Take the 2-minute tour ×
Stack Overflow is a question and answer site for professional and enthusiast programmers. It's 100% free, no registration required.

Using Gson, I'm trying to de-serialize a a nested, generic class. The class structure looks like the following:

Wrapper object, simplified, but normally holds other properties such as statusMessage, which are returned along with the data-field from the server:

public class Response<T> {

   private List<T> data = null;

   public List<T> getData() { return this.data; }   

}

Simple class, the expected output from data-field above (though as an array):

public class Language {
   public String alias;
   public String label;
}

Usage:

Type type = new TypeToken<Response<Language>>() {}.getType();
Response<Language> response = new Gson().fromJson(json, type);
List<Language> languages = response.getData();
Language l = languages.get(0);
System.out.println(l.alias); // Error occurs here

Where the json-variable is something like this.

However, when doing this, I recieve the following exception (on line 3, last code example):

ClassCastException: com.google.gson.internal.StringMap cannot be cast to book.Language

The exception ONLY occurs when storing the data from getData() into a variable (or when used as one).

Any help would be highly appreciated.

share|improve this question

1 Answer 1

up vote 4 down vote accepted

The problem you're actually having is not directly due to Gson, it's because of how arrays and Generics play together.

You'll find that you can't actually do new T[10] in a class like yours. see: Java how to: Generic Array creation

You basically have two options:

  1. Write a custom deserializer and construct the T[] array there as shown in the SO question I linked above
  2. Use a List<T> instead, then it will simply work. If you really need to return an array, you can always just call List.toArray() in your method.

Edited from comments below:

This is a fully working example:

public class App 
{
    public static void main( String[] args )
    {
        String json = "{\"data\": [{\"alias\": \"be\",\"label\": \"vitryska\"},{\"alias\": \"vi\",\"label\": \"vietnamesiska\"},{\"alias\": \"hu\",\"label\": \"ungerska\"},{\"alias\": \"uk\",\"label\": \"ukrainska\"}]}";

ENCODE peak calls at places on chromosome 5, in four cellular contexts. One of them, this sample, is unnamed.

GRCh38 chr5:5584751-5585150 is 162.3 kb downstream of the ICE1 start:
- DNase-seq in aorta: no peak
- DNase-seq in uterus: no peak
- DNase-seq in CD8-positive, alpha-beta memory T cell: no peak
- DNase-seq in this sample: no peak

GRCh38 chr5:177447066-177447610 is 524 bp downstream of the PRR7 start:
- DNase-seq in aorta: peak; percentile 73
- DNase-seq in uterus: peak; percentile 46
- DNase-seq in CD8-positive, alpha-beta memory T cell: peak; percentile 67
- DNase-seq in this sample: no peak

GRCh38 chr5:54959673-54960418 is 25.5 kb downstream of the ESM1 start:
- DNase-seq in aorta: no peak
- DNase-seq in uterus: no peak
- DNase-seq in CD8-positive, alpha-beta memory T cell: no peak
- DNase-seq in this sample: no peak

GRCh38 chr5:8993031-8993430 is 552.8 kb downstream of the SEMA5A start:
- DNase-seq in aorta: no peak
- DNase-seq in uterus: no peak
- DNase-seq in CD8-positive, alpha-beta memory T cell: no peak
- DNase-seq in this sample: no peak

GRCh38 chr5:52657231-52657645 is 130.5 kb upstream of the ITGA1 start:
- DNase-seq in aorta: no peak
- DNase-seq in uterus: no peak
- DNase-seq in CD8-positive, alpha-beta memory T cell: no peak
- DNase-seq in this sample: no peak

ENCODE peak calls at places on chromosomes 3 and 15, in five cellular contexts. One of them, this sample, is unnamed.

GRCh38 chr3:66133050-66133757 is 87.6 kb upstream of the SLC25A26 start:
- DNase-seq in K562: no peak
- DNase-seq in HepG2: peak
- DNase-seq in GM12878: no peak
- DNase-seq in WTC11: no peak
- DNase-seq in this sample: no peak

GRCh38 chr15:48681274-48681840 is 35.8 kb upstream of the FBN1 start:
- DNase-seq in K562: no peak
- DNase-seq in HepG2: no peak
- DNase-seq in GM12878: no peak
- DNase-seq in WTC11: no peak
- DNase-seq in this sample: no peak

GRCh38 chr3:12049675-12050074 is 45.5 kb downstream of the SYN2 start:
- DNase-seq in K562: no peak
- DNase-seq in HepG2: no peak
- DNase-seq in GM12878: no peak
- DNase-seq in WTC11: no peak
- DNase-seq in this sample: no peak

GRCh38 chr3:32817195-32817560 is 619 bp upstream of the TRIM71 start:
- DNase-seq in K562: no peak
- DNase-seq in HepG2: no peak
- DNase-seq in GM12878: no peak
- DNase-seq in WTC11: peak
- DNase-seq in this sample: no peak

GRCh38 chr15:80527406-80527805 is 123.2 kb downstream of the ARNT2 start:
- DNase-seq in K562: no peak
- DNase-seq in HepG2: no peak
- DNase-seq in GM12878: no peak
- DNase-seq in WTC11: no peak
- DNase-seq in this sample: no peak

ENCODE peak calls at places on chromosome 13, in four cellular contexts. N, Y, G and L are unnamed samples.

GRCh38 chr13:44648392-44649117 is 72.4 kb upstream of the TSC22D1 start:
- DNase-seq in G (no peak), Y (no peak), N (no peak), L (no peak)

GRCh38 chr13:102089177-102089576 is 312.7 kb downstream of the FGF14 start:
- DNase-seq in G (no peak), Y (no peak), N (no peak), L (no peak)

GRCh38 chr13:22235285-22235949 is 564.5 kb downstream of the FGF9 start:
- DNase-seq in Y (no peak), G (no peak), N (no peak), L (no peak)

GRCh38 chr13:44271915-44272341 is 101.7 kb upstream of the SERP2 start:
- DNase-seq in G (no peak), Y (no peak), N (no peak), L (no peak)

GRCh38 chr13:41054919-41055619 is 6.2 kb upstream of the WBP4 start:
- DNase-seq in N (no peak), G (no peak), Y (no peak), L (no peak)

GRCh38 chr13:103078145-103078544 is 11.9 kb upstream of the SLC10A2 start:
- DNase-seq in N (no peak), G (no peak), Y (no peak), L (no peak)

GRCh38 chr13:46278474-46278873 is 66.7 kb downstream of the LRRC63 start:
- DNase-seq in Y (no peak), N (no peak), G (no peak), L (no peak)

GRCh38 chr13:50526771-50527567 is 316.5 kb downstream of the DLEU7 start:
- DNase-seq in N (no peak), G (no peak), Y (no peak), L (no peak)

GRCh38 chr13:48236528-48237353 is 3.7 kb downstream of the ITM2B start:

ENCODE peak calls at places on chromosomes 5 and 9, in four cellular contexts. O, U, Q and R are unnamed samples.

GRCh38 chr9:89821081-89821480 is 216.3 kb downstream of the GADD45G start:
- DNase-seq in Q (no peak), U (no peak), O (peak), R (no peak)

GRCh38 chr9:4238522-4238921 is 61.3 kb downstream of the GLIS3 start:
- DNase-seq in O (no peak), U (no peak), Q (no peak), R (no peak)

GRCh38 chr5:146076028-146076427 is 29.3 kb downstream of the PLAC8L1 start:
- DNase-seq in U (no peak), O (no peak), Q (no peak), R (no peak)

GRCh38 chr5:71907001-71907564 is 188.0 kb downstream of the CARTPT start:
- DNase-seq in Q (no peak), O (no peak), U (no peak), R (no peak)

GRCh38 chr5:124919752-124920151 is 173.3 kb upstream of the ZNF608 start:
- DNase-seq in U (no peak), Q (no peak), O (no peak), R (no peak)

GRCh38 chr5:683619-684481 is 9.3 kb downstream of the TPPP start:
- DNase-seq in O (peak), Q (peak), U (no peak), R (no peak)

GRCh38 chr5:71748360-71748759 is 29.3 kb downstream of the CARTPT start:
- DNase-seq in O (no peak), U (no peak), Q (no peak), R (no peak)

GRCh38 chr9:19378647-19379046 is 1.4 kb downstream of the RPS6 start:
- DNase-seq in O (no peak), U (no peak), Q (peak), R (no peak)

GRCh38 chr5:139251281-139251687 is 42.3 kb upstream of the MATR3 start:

Type type = new TypeToken<Response<Language>>(){}.getType();
        Response<Language> resp = new Gson().fromJson(json, type);

        Language l = resp.getData().get(0);
        System.out.println(l.alias);

    }
}

class Response<T> {

   private List<T> data = null;

   public List<T> getData() { return this.data; }   

}

class Language {
   public String alias;
   public String label;
}

Output:

be

share|improve this answer
    
Had no idea that the problem lied with the generic-array part. I'm pretty new to both Java and generics, though. Anyways, your answer was exatly what I was looking for - I went with the List<T> solution. Many, many thanks; you made my night! :-) –  Zar Jan 23 '13 at 21:45
    
Hmm, upon further testing, it doesn't work as good as I hoped. doing Language l = languages.get(0); /* from map */ and then println(l.alias) yields this exception: pastebin.com/Wctziipr . Any ideas or suggestions would be appreciated! –  Zar Jan 23 '13 at 22:00
    
Can you edit your question with your updated class and code? I didn't test it but it really should work. –  Brian Roach Jan 23 '13 at 22:10
    
Hehe, if I had a cent for every time I've said that. Question updated. –  Zar Jan 23 '13 at 22:22
    
See edit - what version of Gson are you using? This is tested with 2.2.2 –  Brian Roach Jan 23 '13 at 22:24

Your Answer

 
discard

By posting your answer, you agree to the privacy policy and terms of service.

Not the answer you're looking for? Browse other questions tagged or ask your own question.